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Environment

‘West Hollywood Responds’ to Support Australia Wildfire Recovery

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Drones help track wildfires, count wildlife and map plants

WEST HOLLYWOOD — The City of West Hollywood is encouraging community members to take part in donating to organizations that are organizing recovery efforts in response to the devastating wildfires in Australia.

The City is activating its West Hollywood Responds program to help facilitate contributions from community organizations that are working on aid and recovery. The City has assembled a list of organizations on its website at weho.org.

“Australia was devastated by some of the worst wildfires the world has ever witnessed, with large swaths of the country overwhelmed with damage and destruction.

In addition to the two-dozen people who died, many millions of animals were killed and fire-affected regions are just beginning to recover,” said Councilmember Lauren Meister. “West Hollywood is a community that unites with compassion to respond disasters wherever they may strike. I’m hoping, through the City of West Hollywood’s ‘WeHo Responds’ effort, our community members will support organizations in Australia that are on the frontlines of the massive recovery effort.”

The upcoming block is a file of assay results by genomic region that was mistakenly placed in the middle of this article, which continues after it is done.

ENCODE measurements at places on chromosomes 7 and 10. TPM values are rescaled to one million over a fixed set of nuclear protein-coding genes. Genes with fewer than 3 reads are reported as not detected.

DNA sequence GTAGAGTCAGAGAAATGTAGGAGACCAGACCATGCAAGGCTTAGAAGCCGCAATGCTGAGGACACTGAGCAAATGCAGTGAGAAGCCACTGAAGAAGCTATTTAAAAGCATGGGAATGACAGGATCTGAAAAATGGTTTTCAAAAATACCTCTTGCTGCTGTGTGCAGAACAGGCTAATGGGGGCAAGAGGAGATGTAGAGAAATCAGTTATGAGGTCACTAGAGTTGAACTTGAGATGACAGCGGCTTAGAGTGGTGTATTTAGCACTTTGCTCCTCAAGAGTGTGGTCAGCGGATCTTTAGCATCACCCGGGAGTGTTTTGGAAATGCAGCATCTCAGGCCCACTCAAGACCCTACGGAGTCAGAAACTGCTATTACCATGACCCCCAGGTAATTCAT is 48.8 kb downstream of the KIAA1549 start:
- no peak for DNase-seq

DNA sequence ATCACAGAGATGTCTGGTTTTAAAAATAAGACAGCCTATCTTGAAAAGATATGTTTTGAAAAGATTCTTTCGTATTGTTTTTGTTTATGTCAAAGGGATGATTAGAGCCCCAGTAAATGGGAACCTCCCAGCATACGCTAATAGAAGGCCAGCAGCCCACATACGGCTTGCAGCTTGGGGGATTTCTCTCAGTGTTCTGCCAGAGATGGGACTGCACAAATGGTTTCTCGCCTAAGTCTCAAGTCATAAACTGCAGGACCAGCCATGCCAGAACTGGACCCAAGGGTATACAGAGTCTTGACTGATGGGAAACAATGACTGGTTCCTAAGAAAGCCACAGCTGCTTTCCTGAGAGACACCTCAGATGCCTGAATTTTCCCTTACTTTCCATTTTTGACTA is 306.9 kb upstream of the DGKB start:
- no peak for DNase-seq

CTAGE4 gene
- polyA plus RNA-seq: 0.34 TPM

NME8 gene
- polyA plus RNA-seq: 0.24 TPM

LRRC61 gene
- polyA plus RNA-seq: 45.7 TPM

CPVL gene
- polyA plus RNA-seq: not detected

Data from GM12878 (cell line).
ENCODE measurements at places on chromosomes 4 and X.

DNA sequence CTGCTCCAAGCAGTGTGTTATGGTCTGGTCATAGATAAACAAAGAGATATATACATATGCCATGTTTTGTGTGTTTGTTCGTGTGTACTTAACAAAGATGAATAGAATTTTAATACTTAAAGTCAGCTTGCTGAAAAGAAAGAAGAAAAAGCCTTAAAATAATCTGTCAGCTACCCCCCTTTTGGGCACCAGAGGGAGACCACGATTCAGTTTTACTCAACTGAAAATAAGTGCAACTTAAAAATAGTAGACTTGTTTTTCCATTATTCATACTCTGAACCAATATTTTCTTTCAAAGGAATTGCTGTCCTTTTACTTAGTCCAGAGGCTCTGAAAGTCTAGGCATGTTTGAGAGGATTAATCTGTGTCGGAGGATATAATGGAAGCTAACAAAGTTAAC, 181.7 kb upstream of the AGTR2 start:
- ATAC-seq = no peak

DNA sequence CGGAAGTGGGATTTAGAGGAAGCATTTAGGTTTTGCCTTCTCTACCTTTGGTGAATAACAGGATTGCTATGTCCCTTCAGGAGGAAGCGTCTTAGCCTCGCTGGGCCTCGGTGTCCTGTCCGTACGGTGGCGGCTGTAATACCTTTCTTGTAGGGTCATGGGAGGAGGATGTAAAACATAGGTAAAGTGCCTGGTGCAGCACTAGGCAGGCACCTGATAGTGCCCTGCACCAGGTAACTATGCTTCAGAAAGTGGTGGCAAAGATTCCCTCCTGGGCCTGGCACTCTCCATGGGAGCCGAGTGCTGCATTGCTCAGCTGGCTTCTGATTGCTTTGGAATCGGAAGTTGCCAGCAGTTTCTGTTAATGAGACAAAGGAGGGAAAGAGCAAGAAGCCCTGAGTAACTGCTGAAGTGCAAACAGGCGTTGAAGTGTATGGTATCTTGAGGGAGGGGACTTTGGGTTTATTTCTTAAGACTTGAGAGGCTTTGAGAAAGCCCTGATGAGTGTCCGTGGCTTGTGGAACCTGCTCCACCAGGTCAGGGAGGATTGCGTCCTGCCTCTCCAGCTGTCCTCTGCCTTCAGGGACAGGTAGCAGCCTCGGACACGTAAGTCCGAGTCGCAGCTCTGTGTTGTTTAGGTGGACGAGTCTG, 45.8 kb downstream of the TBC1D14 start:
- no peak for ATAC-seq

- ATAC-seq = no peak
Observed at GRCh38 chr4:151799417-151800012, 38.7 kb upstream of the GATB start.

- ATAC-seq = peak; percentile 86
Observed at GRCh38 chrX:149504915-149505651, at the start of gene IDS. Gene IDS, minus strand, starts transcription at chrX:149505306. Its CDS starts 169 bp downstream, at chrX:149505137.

Since September 2019, the wildfires in Australia have killed more than one billion animals, destroyed more than 2,000 homes, and claimed the lives of at least thirty-three people – including 11 firefighters.

Although Australia typically experiences a periodic “fire season” that runs from December to March, this year’s season has been particularly catastrophic and has been fueled by record-breaking temperatures and months of severe drought. More than 40-million acres of green landscape have been burned.